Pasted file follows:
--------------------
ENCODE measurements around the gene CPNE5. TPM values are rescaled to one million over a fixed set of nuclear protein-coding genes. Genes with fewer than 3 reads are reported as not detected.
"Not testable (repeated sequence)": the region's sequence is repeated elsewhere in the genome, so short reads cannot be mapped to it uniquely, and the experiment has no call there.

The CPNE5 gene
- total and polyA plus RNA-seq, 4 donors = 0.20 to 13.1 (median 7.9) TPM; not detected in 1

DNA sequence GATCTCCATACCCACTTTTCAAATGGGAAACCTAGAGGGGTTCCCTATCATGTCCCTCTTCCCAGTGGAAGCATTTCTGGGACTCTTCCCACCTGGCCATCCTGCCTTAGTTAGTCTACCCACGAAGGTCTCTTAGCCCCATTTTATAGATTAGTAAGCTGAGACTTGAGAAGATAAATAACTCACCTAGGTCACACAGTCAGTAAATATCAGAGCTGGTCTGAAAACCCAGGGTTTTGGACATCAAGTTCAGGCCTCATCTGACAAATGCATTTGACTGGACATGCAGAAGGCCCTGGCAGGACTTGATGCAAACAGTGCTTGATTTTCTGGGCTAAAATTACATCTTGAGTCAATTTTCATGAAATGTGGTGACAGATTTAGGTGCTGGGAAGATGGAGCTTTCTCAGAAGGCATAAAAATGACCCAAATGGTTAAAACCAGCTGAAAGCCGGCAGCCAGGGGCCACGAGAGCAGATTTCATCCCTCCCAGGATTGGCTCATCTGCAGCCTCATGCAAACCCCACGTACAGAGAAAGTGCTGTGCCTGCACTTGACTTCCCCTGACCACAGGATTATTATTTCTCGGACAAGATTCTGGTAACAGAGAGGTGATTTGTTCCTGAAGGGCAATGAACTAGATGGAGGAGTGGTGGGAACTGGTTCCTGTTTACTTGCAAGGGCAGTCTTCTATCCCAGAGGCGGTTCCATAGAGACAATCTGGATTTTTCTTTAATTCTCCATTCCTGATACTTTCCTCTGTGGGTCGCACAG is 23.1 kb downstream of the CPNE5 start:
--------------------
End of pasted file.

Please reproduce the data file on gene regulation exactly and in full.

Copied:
ENCODE measurements around the gene CPNE5. TPM values are rescaled to one million over a fixed set of nuclear protein-coding genes. Genes with fewer than 3 reads are reported as not detected.
"Not testable (repeated sequence)": the region's sequence is repeated elsewhere in the genome, so short reads cannot be mapped to it uniquely, and the experiment has no call there.

The CPNE5 gene
- total and polyA plus RNA-seq, 4 donors = 0.20 to 13.1 (median 7.9) TPM; not detected in 1

DNA sequence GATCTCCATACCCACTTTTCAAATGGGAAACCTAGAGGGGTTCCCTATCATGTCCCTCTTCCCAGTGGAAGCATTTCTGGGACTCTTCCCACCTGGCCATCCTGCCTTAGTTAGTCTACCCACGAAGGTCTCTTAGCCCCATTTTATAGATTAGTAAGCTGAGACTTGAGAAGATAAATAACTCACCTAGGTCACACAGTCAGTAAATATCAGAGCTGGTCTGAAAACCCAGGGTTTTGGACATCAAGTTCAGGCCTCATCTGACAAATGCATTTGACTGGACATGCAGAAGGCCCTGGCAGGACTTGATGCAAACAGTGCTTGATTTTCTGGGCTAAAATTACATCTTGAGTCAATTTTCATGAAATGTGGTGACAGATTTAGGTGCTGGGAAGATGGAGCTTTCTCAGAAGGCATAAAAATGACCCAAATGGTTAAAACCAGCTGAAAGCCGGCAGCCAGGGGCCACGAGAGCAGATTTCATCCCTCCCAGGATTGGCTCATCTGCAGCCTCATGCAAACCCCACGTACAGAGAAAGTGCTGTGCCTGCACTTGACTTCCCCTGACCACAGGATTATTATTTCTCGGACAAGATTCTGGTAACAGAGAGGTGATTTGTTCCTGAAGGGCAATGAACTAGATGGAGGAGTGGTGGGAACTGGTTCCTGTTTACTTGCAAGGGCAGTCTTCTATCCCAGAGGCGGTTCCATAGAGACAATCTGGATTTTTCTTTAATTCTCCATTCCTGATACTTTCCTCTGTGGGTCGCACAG is 23.1 kb downstream of the CPNE5 start: